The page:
Stephen Thomas Ward was an English osteopath and artist who was one of the central figures in the 1963 Profumo affair, a British political scandal which brought about the resignation of John Profumo, the Secretary of State for War, and contributed to the defeat of the Conservative government a year later.
Daniel O'Sullivan, 29, admitted attacking Audi as his handler tried to make an arrest in Stoke-on-Trent.
O'Sullivan, of Liverpool, was the First Person charged.
Judge Paul Glenn said The Attack on 1 July was "plainly premeditated" and jailed O'Sullivan for 21 months.
O'Sullivan, from the Litherland area, also admitted five counts of assaulting police officers and two of possessing offensive weapons.Daniel O'Sullivan had been found by police armed with a 4in lock-knife and Glass Bottle
A member of The Public called police after being concerned about O'Sullivan's behaviour near the Potteries shopping centre in Quadrant Road, Hanley town centre, at about 14:15 BST.
Howard Searle, prosecuting, said he was seen "bouncing up and down, punching the air with The Knife , making practice lunges".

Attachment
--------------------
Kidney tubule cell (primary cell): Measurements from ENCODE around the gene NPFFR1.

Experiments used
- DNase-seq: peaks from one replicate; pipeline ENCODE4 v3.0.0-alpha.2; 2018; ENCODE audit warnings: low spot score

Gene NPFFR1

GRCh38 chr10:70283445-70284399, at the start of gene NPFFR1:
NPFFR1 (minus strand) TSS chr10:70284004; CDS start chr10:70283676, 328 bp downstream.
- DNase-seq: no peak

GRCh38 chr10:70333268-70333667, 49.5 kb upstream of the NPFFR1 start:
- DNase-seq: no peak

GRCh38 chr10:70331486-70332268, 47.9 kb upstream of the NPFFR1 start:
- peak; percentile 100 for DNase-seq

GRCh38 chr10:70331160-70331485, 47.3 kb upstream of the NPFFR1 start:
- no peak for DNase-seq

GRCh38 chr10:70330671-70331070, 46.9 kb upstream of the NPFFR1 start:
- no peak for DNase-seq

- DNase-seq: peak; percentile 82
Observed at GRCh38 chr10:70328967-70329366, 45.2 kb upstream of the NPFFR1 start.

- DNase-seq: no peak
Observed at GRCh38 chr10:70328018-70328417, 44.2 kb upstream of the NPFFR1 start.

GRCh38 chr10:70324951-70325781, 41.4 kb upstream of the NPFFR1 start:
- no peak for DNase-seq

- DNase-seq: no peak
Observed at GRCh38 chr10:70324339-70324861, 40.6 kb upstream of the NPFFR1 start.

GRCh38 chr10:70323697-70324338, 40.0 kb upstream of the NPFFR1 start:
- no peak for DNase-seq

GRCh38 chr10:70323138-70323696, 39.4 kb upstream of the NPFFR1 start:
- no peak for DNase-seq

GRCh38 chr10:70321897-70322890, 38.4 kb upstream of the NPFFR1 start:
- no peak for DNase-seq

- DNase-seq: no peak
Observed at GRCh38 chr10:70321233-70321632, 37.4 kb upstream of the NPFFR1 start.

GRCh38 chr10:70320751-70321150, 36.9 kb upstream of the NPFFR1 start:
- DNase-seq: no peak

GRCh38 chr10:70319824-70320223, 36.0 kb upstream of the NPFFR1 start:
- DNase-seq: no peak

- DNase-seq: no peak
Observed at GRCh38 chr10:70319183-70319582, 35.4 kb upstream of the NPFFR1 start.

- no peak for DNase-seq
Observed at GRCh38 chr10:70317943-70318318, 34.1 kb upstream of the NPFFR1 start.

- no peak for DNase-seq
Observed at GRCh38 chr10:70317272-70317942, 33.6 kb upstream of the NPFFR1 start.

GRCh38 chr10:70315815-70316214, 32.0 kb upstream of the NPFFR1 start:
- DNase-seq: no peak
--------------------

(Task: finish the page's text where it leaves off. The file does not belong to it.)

The court heard O'Sullivan was high on cocaine and the synthetic drug known as Monkey Dust at the time.
In the scuffle he also kicked an officer in The Head .'Gratuitous attack'
Sentencing O'Sullivan Judge Glenn said he had been "screaming threats, including that [he] would stab The Dog handler".
The Judge said it had been called a "gratuitous" and "plainly premeditated" assault on Audi and O'Sullivan had gone on to be aggressive to hospital staff when he was admitted for treatment.
"O'Sullivan was out to seriously hurt PD Audi and it was lucky that he wasn't blinded or killed as a result of his injuries," Det Insp Stephen Ward said.
Audi and has "recovered well", The Force said.
PC Mander said last month Audi had had "lots of rest and TLC", adding there did not seem "to be any lasting damage to him".
O'Sullivan was also charged with one count of affray, which he denied.
O'Sullivan - who had previous convictions for attacking police, battery and affray - was the First Person to be charged under The Animal Welfare (Service Animals) Act 2019 - also known as Finn's Law -
Before The Act was passed, attacks on police dogs were treated as criminal damage.
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